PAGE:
Sarah Mae

Sarah Mae is a nationally known speaker and the host of The Complicated Heart Podcast. She co-authored “Desperate: Hope for the Mom Who Needs to Breathe” with Sally Clarkson, and her most recent book is titled “The Complicated Heart.” Mae lives in Lancaster County, Pennsylvania, with her husband and three children.

Why is forgiveness so complicated?

When Mae was 14, she moved in with her mom and her mom’s 20-year-old boyfriend.

She watched her mom battle alcohol addiction and sink into despair over the years.

After her mom died, Mae found her journal and read it.

“I immediately thought, ‘She has such a complicated heart,’” Mae said. “It’s another term for sinful, yes, but it was more than that. She claimed to follow Jesus and in all of her writings she talked about Him, but she lived this completely different life. In general, with relationships, there are so many complicated aspects.”

How do you forgive someone who hurts you deeply? 

Working through our feelings and finding the freedom of forgiveness is difficult.

“The people closest to us wound us the most,” Mae said. “The question is, ‘How do you forgive when the wound is still open?’ Because when you’re around somebody who has hurt you or continues to hurt you, it’s very difficult to forgive. We often look at forgiveness like black and white, and you just forgive, but it’s actually a process.”

We must try to relate to the person who has hurt us because we’re more like them than we think, our sin is just packaged in subtler ways.

“I am like my mom,” Mae added. “There are a lot of ways I’m like her. There’s good there, too. My mom was a writer, a poet and funny. I have those things. Alcohol was never my issue, but I had other things that I used to escape.”

Knowing another person’s story helps us to understand and sympathize in their season of struggle.

“Understanding my mom’s story just made me want to love people even more,” she said. “I thought, ‘I wonder how many people are walking around with these wounds, histories and stories that we don’t even know, and what if we loved people the best that we could even when they’re offensive, reek of alcohol or whatever issue they have. What if we could separate our personal stuff and expectations, be kind and love them anyway?’ It’s not an excuse for their behavior, but it will help you have more compassion on them.”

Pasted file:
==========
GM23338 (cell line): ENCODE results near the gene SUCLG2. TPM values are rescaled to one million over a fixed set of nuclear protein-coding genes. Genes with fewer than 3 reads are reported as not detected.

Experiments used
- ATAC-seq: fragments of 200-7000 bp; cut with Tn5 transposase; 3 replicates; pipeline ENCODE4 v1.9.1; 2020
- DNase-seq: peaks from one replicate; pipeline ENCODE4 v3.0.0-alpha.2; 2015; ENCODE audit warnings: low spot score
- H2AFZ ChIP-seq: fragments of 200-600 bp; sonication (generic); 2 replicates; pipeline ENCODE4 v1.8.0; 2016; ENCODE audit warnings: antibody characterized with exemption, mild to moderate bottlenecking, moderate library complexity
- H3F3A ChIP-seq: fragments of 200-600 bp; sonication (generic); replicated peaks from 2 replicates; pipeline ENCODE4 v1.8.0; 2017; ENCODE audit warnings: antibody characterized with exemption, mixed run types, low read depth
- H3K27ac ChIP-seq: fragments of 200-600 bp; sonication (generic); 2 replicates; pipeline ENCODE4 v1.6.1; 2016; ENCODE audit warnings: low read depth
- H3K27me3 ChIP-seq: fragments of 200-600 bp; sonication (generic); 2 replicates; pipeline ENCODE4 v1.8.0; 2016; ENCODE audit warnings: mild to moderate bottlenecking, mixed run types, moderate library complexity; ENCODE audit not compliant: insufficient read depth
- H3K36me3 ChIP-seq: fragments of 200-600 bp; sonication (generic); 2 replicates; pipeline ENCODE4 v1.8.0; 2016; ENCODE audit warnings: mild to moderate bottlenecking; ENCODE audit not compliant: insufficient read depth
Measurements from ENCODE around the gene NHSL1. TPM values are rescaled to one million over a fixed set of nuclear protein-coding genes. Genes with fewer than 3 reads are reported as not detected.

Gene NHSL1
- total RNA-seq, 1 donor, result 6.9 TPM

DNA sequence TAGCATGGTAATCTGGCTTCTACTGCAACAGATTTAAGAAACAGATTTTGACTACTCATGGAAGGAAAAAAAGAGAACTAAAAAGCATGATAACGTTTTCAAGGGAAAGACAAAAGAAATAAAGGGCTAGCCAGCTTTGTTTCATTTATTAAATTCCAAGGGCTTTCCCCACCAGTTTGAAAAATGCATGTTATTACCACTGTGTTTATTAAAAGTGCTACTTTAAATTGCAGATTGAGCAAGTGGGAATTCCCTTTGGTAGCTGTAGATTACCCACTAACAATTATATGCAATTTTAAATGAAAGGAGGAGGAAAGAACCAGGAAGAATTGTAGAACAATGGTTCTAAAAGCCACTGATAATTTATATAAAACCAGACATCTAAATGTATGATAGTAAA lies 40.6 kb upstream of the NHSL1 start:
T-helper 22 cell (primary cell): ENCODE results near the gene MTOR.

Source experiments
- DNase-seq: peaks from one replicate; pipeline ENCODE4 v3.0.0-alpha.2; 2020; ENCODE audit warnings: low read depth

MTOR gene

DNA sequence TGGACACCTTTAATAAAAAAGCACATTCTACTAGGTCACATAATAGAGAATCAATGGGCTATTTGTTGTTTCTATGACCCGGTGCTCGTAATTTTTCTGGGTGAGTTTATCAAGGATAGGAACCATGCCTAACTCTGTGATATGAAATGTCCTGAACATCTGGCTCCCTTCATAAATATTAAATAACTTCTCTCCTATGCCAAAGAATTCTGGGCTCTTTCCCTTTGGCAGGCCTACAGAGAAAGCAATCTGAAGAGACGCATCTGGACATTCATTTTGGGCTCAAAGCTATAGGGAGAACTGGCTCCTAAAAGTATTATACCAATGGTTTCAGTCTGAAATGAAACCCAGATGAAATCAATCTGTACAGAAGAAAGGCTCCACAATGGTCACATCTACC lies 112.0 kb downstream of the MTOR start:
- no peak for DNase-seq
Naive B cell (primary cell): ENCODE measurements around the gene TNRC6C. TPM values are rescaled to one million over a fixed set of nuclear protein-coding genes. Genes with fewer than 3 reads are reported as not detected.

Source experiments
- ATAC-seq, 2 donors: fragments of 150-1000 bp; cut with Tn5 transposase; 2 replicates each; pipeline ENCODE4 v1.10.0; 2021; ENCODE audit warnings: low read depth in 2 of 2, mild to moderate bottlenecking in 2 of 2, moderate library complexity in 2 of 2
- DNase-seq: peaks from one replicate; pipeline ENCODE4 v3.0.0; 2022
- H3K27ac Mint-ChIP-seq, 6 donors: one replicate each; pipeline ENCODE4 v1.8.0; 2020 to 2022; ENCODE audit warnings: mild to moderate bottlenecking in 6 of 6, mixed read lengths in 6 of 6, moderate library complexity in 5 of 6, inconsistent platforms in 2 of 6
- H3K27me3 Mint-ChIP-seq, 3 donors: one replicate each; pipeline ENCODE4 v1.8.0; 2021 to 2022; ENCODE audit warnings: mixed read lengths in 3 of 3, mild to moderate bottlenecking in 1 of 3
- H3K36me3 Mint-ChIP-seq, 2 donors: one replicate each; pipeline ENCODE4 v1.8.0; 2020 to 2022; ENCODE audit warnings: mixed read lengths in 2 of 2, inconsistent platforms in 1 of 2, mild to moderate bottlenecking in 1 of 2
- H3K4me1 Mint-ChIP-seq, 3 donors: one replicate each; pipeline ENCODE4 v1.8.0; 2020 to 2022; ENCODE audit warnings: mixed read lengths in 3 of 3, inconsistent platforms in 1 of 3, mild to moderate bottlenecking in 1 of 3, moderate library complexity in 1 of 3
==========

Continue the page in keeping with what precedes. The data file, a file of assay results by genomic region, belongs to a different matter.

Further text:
Why are boundaries important?

Mae separated herself from her mom’s behavior, but never closed that door completely.

“The boundary allows you to love and forgive a person because you’re saying to them, ‘This is what I will and will not tolerate in my life because I want to love you,’” Mae said. “In the book, ‘Boundaries,’ the authors say boundaries are not a wall. When we get hurt, we tend to wall up. The problem with a wall is we protect ourselves from the bad, but you also don’t let the good in. So boundaries are like gates, which allow us to open and close them.”

How should we deal with emotional pain?

Mae said pain will always be inside you, no matter how much you convince yourself it is not affecting how you feel.

“It’s going to leak out on our kids, spouses and other people if we don’t deal with it,” Mae said. “So pain is actually a kindness because it’s actually letting us know something is wrong. Take a look at it and work on it together with Jesus.”

Mae said not letting go of pain leads to a lack of present love.

“In order to really love, God has got to continue to set us free and heal the wounded places of our hearts because otherwise we wall up, self-protect and sin in our anger, depression and anxiety because we’re not willing to face all of those things that are like red lights on the dashboard of a car,” Mae added. “When we’re trying to look at the lies we’re believing, a great way to do that is to ask, ‘What triggers me?’ It’s like somebody stepping on a landmine in your heart.”

How do you know when you’re on the other side of forgiveness?

Just when we think we have forgiven someone, a small comment or situation can trigger anger or resentment in our hearts again.

Mae said we must run forward, not ruminate on the past.

“The honest answer is, I don’t know if you ever get to the other side of it,” Mae said. “I know for me there are people I’ve forgiven, but if I start ruminating on what they did, I literally have to forgive them again. It does get easier over time. Time isn’t what makes it easier—it’s that I continue to submit to the Lord.”